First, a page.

"It's a way to separate us from what others are doing," Porter says. "We target tech-related companies in high-cost areas like California and show them our advantage in labor costs and the lack of an income tax. We show them that they can get an equally talented work force here, plus the quality of life will be better. We are hearing that companies just don't want to grow there anymore. They may stay there, but they just can't grow."

California firms choosing Austin in recent years include Facebook, Sun Power and online legal document service LegalZoom.

For Los Angeles-based LegalZoom, it was a need to expand beyond its Southern California roots with an augmentation of its existing operation, says Mike Wilson, vice president of operations in Austin. LegalZoom also wanted a lower cost profile as it recruited up to 600 people over the next five to 10 years for its expansion. Another consideration was staying within a two- to three-hour flight from Los Angeles. The search encompassed cities including Albuquerque, N.M.; Provo, Utah; Boise, Idaho; and San Antonio.

"We geographically constrained ourselves to the western half of the U.S.," Wilson says. "Obviously we wanted to make sure it's a place that reflected the diversity and culture of our company. We wanted a place where we would be able to attract and retain the type of work force to complement the type we had in California over the first 10 years of the company. It became pretty clear that Austin was the front-runner."

Wilson says the eclectic nature of Austin's culture and the community's progressive thinking were other key factors. He also cites the Austin Chamber's efforts.

"The idea of expanding was a first for our company. The ability to have a business partner like the Chamber helping us to navigate the process as well as put together a set of attractive incentives was a tremendous value to the experience."

LegalZoom used Jones Lang LaSalle to guide the company through the real estate selection process as well as manage incentive negotiations with the city and the state.

Consolidation Dilemma

The prolonged economic downturn created long-term ripples through many industrial sectors, including roofing products for commercial buildings. That posed a dilemma for Firestone Building Products, which operates plants in Prescott, Ark., and Kingstree, S.C. The company needed to close one of the plants and consolidate operations into the other, but the choice wasn't immediately evident even though the Prescott facility is larger. Both plants produce (ethylene propylene diene monomer) roofing membrane, and have been running reduced shifts.

Last fall Firestone executives approached officials with both states to see what kind of incentive packages might be available. After a few months of deliberating, the Prescott site was pegged for the expansion. The Kingstree plant will be closed by the end of June, and 100 employees will be hired in Arkansas as the Prescott plant ramps up to increase production.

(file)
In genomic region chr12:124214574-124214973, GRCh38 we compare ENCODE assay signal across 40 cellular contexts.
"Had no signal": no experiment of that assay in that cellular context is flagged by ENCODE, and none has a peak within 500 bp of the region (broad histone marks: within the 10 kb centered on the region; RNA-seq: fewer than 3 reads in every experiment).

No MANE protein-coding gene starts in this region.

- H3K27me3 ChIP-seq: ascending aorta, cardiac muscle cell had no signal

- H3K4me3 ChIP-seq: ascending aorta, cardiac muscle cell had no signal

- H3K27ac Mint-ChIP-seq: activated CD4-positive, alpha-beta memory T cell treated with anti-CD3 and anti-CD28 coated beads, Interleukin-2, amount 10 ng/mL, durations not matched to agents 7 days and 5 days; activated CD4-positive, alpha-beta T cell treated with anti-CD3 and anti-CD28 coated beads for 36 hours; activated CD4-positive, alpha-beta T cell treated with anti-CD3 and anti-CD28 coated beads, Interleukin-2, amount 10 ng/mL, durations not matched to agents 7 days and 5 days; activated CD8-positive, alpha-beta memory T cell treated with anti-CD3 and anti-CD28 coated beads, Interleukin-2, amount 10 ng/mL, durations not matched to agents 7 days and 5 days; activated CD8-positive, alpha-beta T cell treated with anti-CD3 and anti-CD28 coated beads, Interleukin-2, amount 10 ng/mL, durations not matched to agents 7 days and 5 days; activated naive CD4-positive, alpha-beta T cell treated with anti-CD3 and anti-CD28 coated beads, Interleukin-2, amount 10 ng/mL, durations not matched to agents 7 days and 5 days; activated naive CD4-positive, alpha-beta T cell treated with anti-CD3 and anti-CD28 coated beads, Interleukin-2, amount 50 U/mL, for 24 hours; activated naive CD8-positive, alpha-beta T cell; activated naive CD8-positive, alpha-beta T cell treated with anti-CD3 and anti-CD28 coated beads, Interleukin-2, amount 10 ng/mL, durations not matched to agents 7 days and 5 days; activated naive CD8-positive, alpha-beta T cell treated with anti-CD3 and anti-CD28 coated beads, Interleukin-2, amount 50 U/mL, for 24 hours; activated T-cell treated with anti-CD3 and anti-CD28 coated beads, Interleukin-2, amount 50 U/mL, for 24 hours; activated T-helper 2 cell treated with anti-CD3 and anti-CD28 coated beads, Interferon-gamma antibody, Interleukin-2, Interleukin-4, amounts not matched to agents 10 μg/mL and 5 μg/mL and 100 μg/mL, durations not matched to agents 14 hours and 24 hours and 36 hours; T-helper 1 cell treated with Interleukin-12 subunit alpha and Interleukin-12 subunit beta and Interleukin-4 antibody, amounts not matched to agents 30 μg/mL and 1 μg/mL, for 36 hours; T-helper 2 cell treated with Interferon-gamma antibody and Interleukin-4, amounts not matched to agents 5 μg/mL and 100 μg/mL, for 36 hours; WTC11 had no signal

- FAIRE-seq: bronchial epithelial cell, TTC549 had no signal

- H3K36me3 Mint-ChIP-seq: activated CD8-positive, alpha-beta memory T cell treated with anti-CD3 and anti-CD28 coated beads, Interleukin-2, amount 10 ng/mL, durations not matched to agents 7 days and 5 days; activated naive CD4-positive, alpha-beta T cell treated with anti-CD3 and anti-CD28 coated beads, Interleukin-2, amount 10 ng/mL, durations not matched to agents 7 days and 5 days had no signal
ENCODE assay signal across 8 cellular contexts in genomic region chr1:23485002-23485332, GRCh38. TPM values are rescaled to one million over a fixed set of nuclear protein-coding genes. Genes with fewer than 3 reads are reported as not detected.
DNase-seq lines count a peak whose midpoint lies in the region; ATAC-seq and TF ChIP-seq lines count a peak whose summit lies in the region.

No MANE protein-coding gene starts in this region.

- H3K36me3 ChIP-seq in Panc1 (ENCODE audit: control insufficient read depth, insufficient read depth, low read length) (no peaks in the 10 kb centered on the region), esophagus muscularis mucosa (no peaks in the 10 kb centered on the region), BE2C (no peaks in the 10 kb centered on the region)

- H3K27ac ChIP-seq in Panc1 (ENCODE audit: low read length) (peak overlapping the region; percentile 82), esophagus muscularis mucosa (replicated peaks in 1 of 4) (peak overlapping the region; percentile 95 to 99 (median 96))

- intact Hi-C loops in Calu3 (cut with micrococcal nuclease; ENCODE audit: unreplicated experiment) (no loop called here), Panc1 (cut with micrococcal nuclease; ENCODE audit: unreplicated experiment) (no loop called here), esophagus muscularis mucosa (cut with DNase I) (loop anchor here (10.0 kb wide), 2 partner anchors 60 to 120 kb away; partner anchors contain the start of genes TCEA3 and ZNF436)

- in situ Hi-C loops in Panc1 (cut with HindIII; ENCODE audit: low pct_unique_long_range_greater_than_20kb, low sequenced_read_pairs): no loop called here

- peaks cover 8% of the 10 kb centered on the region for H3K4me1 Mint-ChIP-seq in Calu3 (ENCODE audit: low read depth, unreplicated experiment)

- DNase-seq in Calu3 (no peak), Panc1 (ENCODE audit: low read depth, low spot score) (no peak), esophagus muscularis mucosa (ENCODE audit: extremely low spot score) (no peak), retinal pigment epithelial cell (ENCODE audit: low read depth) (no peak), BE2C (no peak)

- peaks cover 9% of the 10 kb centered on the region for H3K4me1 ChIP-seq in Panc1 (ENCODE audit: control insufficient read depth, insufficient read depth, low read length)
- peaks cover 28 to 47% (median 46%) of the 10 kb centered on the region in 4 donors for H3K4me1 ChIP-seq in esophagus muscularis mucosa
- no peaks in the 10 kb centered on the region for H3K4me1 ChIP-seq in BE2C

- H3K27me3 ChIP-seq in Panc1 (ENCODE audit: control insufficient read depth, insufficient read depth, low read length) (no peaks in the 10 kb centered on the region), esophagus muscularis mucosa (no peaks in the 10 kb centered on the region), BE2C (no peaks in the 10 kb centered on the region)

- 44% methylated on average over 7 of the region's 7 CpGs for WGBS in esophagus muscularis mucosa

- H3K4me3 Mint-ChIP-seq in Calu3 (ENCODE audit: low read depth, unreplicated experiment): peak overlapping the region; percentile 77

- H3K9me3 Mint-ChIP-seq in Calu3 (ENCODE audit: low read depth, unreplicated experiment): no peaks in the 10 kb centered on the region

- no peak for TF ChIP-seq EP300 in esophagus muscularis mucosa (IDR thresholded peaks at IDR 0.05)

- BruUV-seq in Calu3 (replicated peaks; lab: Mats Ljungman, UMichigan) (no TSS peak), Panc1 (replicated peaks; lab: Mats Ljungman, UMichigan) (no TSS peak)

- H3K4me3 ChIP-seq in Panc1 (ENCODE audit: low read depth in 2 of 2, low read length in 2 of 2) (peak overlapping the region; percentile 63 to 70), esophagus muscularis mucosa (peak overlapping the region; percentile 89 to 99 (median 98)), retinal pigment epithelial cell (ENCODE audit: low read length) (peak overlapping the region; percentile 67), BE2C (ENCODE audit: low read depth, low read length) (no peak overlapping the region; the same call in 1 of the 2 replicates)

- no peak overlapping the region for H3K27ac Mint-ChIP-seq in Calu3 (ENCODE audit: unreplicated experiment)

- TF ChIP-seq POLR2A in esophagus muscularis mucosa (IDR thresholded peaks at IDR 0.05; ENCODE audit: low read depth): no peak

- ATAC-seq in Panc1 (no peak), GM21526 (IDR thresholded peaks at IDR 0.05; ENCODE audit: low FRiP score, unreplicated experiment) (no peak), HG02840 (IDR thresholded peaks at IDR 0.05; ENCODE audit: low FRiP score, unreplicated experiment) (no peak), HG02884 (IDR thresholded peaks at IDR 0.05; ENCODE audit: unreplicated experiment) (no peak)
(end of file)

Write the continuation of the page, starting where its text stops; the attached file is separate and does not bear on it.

Arkansas offered the following incentives, according to the Arkansas Economic Development Commission: $1.25 million from the Governor's Quick Action Closing Fund for on-site infrastructure; Create Rebate — a 5-percent payroll rebate for five years only for new jobs; InvestArk — provides sales tax credits on qualified equipment for construction or modernization; $225,000 for training.

"Both states had a very comprehensive set of initiatives," says Ken Weaver, president, FSBP, and chairman, CEO and president of Firestone Diversified Products. "While the package from Arkansas was comprehensive, it was a combination of factors that led us to our decision. By the time we are done expanding in Arkansas, we will have the capacity to make both plants' production. Both states were very well organized, and we looked at a number of different alternatives with economic development agencies that frankly we were surprised at."

Weaver says the Prescott plant has more diverse capabilities, and to expand it to have the equivalent capabilities of both plants is much easier than it would have been in Kingstree. He says there are some positive indicators for improvement in the roofing market, but it's not yet translating into building starts.

"The challenge is credit. There is a lot of liquidity in real estate investment trusts, but there is a lot of uncertainty. There are enough projects out there to do. We just have to get people out there. My best advice is to stay lean. We have gone through a really tough last 24 months. In our case, our expectation is for moderate growth over the next couple of years."

OK Wind Projects Propel Regions

Even as oil companies such as Baker Hughes continue to fortify their footprints in Oklahoma, alternative energy also is taking giant steps into the state.

Eagle Claw Fabrication, LLC, is building a 150,000-sq.-ft. (13,935-sq.-m.) facility specifically designed for the construction of wind turbine towers at the Port of Muskogee. Eagle Claw expects to create approximately 175 jobs in Phase 1 of the $28-million project.

The manufacturing facility is scheduled to come online this spring and move to full capacity late in 2011 to meet growing demand for new wind towers. The 47-acre (19-hectare) site on which the facility will be built is adjacent to the Port's railcar marshaling yard, connecting with the Union Pacific Railroad in Muskogee.

"Access to the McClellan-Kerr Waterway, via the Port of Muskogee, provides Eagle Claw with unique and substantive competitive advantages over other turbine tower manufacturers, including substantial transportation cost savings that can be passed along to its clients," said Tom Word, company founder.

Eagle Claw will be able to acquire steel and distribute towers by truck, rail or barge. At the Port of Muskogee, Eagle Claw will have access to markets not otherwise accessible from an inland location. In addition to onshore wind towers, Eagle Claw says it will also have capabilities to fabricate offshore wind towers and other heavy tubular structures for the geothermal, tidal, solar, hydrokinetics, biomass and carbon capture sectors.

ACCIONA Energy has begun construction on the Dempsey Ridge Wind Farm located in Roger Mills County, on the western border of the state below the panhandle. The 132-megawatt wind farm will take approximately one year to build. It will be the company's sixth wind farm in the U.S. and third in Oklahoma. The project will create enough energy to power around 46,000 homes in Oklahoma and surrounding states.

Firestone Building Products consolidated its roofing membrane manufacturing into its Prescott, Ark., plant, in part because of the plant’s diverse capabilities, says Ken Weaver (inset), president of Firestone Building Products and chairman, CEO and president of Firestone Diversified Products.
Photo courtesy of Firestone Building Products

Story in Pictures

ConAgra Foods Lamb Weston’s Delhi, La., plant is the first frozen food processing facility to achieve Platinum LEED status. Bicycle racks are among the plant’s many green features.
Photo courtesy of ConAgra Foods Lamb Weston